The second piece of armor mentioned is the breastplate of righteousness. A breastplate is made to protect the chest, heart and lungs. These organs are vital to our very existence. Puncture a lung or experience heart failure and doctors have only a few short minutes to repair the damage/get the heart pumping before you’re dead. In the spiritual realm, the enemy attacks this area through our emotions. Ever experience an emotional pain that left you unable to catch your breath or walk through circumstances where you physically felt your heart breaking? It’s an indescribable pain in your chest, a combination of an endless ache mixed with the sharpness of muscle tearing as if the circumstance is literally ripping your heart in half. Then there’s the paralyzing pressure of the enemy’s grip on your heart, squeezing tightly in an attempt to slowly crush it. Something that gets ripped in half is a lot easier to repair than something that gets crushed. Thus, feeling as though your heart is being crushed can invoke a cycle of high anxiety, chest pain and shortness of breath. This means, if we aren’t wearing a breastplate of righteousness, spiritual warfare can come in the form of emotional and physical ailments and they tend to target our most vulnerable and necessary organs.

Now, let’s talk about the helmet of salvation. This piece of armor resonates with me the most. Why? Because I am an overthinker and since a helmet is designed to protect the brain, the helmet of salvation is adorned to protect our thoughts. Just as our brains literally tell the rest of our bodies what to do, our thoughts direct our actions too. A helmet of salvation blocks the enemy from our minds. Confusion attacks when life’s storms blindside us. If we don’t guard our thoughts with the helmet of salvation, our minds will spiral and life altering decisions can be made that bring us no peace but only take us deeper into a world of darkness and confusion. We cannot control every thought that enters our mind but we do not have to entertain, believe or act on every thought either. We should test every thought by comparing it to God’s word. If it aligns with scripture, it is probably from God. If it does not, it’s definitely not from God. In case you’re wondering how to decipher your thoughts better, I believe 99% of our thoughts will either be from the enemy or our own humanness, not from God. God speaks to our spirits, not our heads.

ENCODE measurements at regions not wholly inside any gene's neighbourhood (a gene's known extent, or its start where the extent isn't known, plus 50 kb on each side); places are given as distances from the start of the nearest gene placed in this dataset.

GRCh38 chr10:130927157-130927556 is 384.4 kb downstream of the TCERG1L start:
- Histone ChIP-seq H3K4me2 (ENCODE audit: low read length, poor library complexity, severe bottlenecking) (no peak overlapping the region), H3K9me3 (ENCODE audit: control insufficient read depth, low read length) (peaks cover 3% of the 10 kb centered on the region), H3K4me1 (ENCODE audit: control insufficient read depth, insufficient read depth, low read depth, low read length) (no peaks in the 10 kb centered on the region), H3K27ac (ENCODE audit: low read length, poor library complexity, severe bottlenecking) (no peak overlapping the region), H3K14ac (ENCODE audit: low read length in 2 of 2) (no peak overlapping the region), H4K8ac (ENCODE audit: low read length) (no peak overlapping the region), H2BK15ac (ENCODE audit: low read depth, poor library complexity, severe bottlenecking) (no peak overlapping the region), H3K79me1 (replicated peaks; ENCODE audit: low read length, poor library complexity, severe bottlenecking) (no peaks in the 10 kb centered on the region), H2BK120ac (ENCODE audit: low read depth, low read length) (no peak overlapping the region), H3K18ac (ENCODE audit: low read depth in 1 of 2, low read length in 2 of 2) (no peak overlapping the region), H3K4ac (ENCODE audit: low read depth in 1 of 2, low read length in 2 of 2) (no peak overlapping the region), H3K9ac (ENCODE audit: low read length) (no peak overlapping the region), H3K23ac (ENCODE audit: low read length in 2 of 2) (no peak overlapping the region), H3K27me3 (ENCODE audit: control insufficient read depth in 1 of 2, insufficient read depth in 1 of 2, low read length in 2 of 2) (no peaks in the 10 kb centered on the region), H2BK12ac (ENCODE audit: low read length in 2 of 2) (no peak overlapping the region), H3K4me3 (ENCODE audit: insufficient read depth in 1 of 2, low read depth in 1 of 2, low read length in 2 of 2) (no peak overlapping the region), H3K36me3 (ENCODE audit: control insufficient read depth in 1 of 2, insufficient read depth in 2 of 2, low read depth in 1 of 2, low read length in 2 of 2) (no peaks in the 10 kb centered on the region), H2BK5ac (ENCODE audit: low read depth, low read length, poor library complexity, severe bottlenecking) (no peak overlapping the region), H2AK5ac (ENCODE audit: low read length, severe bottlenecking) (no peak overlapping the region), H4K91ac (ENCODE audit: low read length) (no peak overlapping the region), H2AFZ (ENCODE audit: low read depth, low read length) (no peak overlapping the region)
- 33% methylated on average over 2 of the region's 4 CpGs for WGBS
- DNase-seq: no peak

Although Paul doesn’t mention this in Ephesians six , I believe there is one more essential piece of armor. I call it the mouth guard of trust. Our words hold more power than we know. If we speak of despair and insecurity, we will inevitably stir up both inside and around us. Don’t believe me, think of how emotionally draining it is to be around someone who is constantly complaining or speaking doomsday negativity all the time. If we speak God’s truth, we will be able to stand firm against every scheme of the enemy. This is where trust comes in to play. Have you ever felt like you were walking in God’s leading, praising Him for answered prayer only to be blindsided and have the very thing you prayed for ripped away suddenly? If you’re like me, you feel devastated and question if you even heard God correctly. Maybe you beg for God to restore it, or at least explain to you what in the world He is doing only to hear Him say, “Trust in me with all your heart and lean not on your own understanding.” (Proverbs 3:5)